US commanders and Afghan officials expect the Taliban to reel as opium revenues dry up in coming months. “It’s a blow to the insurgency,” says Kandahar provincial governor Tooryalai Wesa.
According to US Marine Col. Tim Oliver, head of intelligence for the coalition’s Regional Command-Southwest, which includes the Helmand province, “Illegal taxation is a principal financial driver for the insurgency.
Less opium has meant less revenue, more competition between insurgent groups for resources, and less cooperation from a population hard-pressed economically from the failure of what, for many farmers, is their principal cash crop.”
Aside from business conflicts stemming from trade in raw materials, oil and textiles, there are ethnic divisions as well. Over 20 major ethnicities exist in the Central Asian region alone and each will fight for control and power.
Writing in Foreign Policy, Scott Smith and Andrew Wilder perceive “both a new and energized spirit of politicking for the 2014 [Afghan] presidential elections, as well as baldly stated fears of a return to civil war. For many we interviewed, the two are inextricably linked – a massively flawed election in 2014, or a failure to hold an election at all, could easily result in a destabilizing situation where there is no legitimate civilian control, and security forces could break down and begin competing for power along ethnic and factional lines.”
OBAMA RECENTLY announced that within the next two years the war in Afghanistan as we know it would be over.
Afghan Senate vice chair Mohammad Alam Ezdyar said recently, “The commitments being made towards Afghanistan are ambiguous up to now; the international community should not abandon Afghanistan and repeat the mistakes of the ’90s.”
But Obama wants to keep details vague as speculation abounds that a withdrawal from Afghanistan could cement his reelection.
The US seems torn between leaving Afghanistan to deteriorate into utter chaos and maintaining a presence there to ensure stability and prevent another Taliban takeover.
The failed experience in Iraq demonstrates that the US can fight wars but appears less adept at nation-building.
Afghanistan will play a major role in the upcoming US elections and some believe Obama may decide which course of action to take based on which would garner the most votes.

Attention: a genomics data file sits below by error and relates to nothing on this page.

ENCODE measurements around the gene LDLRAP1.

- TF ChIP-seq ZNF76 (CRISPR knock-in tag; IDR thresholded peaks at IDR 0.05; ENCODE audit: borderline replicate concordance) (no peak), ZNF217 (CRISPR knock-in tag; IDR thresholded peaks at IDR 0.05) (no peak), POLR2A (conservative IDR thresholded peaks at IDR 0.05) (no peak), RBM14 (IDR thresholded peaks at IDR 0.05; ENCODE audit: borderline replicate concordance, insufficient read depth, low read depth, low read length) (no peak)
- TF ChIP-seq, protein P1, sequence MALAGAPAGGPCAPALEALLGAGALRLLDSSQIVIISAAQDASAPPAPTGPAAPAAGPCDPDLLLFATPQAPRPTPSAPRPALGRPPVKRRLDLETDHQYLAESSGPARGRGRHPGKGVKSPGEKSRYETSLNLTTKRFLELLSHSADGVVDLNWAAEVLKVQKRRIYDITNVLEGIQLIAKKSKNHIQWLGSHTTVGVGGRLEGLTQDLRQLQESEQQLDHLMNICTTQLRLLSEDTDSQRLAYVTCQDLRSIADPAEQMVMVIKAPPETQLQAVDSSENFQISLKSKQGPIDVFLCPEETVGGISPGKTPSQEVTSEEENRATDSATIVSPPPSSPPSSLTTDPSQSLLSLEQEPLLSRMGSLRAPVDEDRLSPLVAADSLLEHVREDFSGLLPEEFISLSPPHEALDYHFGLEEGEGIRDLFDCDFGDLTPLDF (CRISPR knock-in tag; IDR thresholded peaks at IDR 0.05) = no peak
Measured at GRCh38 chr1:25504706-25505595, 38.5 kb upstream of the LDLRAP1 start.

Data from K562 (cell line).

Dr. Paul D. Miller, referring in Foreign Policy to the recently signed US-Afghan Strategic Partnership Agreement, writes, “the crux of the long-term US commitment to Afghanistan in the new agreement is this: ‘The United States shall designate Afghanistan a “Major Non- NATO Ally.” The Major Non-NATO Ally (MNNA) designation was created by Congress in 1989 as a way of identifying America’s major strategic partners without the burdensome requirements of a formal treaty... The designation has a powerful symbolic value: it is a public affirmation of a country’s affiliation with the United States, a global badge of American approval. Although the designation does not technically carry a security guarantee or legally obligate the United States to come to the defense of a designee, the label of “ally” implies as much. Only 14 states and Taiwan have been given the MNNA status. Critics may argue that MNNA status is merely symbolic, but symbols are important.
Afghanistan is now in the same category as Japan, Australia, Israel, and Pakistan.’” Yet even with Afghanistan as a fellow MNNA and minimal US presence there, Israel will lose a strong allied force nearby. Iran flanks Afghanistan on its western border and it is strategically important for Israel to have a strong allied presence east of Iran in the event that a war with Iran breaks out.
Concerning intelligence, it is vastly important that the US has access to Iran’s eastern border, and a pullout could jeopardize the amount of information that could be gleaned from remaining there.
The instability that will accompany a US pullout would have far-reaching consequences in the long-run for many countries, Israel included. Afghanistan will become a hotbed of terrorist activity once again, and the uncertainty stemming from Afghanistan’s future will spread to other countries as well.
The loss of an ally in that region means Israel will have a harder battle to fight.